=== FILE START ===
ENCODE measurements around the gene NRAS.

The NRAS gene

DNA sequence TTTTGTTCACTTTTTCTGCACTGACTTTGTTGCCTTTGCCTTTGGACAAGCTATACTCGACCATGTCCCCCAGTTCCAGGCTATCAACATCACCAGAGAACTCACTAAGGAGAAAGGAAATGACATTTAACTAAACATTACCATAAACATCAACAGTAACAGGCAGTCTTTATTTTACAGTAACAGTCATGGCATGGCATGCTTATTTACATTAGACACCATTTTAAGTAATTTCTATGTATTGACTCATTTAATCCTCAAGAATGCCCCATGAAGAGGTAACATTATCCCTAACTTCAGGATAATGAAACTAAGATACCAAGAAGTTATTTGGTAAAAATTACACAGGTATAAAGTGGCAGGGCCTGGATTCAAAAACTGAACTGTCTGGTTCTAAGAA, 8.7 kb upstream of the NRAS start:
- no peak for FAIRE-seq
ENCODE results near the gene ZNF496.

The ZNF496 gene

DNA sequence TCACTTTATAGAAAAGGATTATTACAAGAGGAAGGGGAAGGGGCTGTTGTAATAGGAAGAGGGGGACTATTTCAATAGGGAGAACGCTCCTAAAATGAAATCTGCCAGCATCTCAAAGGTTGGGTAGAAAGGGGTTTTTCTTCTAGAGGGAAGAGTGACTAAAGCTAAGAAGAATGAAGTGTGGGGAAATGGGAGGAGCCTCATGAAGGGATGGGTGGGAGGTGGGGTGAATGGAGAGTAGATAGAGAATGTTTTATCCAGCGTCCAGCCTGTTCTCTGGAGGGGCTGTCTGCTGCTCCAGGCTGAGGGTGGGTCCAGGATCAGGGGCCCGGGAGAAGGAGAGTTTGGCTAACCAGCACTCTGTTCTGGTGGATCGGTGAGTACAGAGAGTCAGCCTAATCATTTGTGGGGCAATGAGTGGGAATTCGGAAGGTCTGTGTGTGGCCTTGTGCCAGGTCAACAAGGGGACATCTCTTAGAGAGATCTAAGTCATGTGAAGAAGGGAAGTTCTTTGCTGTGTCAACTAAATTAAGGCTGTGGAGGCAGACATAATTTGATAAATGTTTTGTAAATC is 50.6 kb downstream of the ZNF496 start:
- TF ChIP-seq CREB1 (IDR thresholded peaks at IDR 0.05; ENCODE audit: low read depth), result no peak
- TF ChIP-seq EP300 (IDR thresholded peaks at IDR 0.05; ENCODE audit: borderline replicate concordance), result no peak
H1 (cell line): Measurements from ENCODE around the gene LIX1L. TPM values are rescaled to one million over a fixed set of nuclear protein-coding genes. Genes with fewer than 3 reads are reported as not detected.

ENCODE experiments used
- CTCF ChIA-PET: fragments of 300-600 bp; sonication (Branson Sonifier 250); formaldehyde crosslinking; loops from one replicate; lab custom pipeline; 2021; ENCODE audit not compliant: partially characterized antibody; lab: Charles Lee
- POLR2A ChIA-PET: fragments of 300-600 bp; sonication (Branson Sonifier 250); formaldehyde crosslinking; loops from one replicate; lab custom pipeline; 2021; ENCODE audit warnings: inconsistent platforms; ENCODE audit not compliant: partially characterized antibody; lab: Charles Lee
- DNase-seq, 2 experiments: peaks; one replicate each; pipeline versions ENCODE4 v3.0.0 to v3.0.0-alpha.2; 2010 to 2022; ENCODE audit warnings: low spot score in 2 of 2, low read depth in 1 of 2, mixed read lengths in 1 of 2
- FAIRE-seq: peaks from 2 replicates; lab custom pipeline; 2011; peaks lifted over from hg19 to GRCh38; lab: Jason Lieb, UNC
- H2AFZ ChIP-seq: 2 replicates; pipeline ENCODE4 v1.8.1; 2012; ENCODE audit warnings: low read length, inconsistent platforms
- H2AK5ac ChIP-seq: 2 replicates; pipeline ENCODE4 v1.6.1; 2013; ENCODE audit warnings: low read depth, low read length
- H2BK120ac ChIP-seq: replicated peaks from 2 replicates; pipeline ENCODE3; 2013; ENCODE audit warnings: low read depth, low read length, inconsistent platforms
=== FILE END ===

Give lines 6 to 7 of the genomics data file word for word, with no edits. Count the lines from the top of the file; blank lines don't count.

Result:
The ZNF496 gene

DNA sequence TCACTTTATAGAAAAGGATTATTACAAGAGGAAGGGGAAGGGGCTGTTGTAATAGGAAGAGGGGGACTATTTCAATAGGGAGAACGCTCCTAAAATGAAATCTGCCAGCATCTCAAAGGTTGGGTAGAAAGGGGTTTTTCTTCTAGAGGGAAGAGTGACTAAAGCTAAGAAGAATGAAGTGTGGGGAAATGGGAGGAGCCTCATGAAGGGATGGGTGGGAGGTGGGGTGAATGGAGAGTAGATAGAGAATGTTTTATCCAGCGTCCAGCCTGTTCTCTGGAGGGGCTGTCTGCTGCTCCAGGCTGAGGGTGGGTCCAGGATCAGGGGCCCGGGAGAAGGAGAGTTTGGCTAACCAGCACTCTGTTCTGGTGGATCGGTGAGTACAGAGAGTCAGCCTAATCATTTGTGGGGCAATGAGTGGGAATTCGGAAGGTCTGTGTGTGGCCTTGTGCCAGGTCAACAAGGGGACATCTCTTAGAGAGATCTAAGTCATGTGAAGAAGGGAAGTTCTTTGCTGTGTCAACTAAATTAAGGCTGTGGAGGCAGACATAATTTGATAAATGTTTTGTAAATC is 50.6 kb downstream of the ZNF496 start: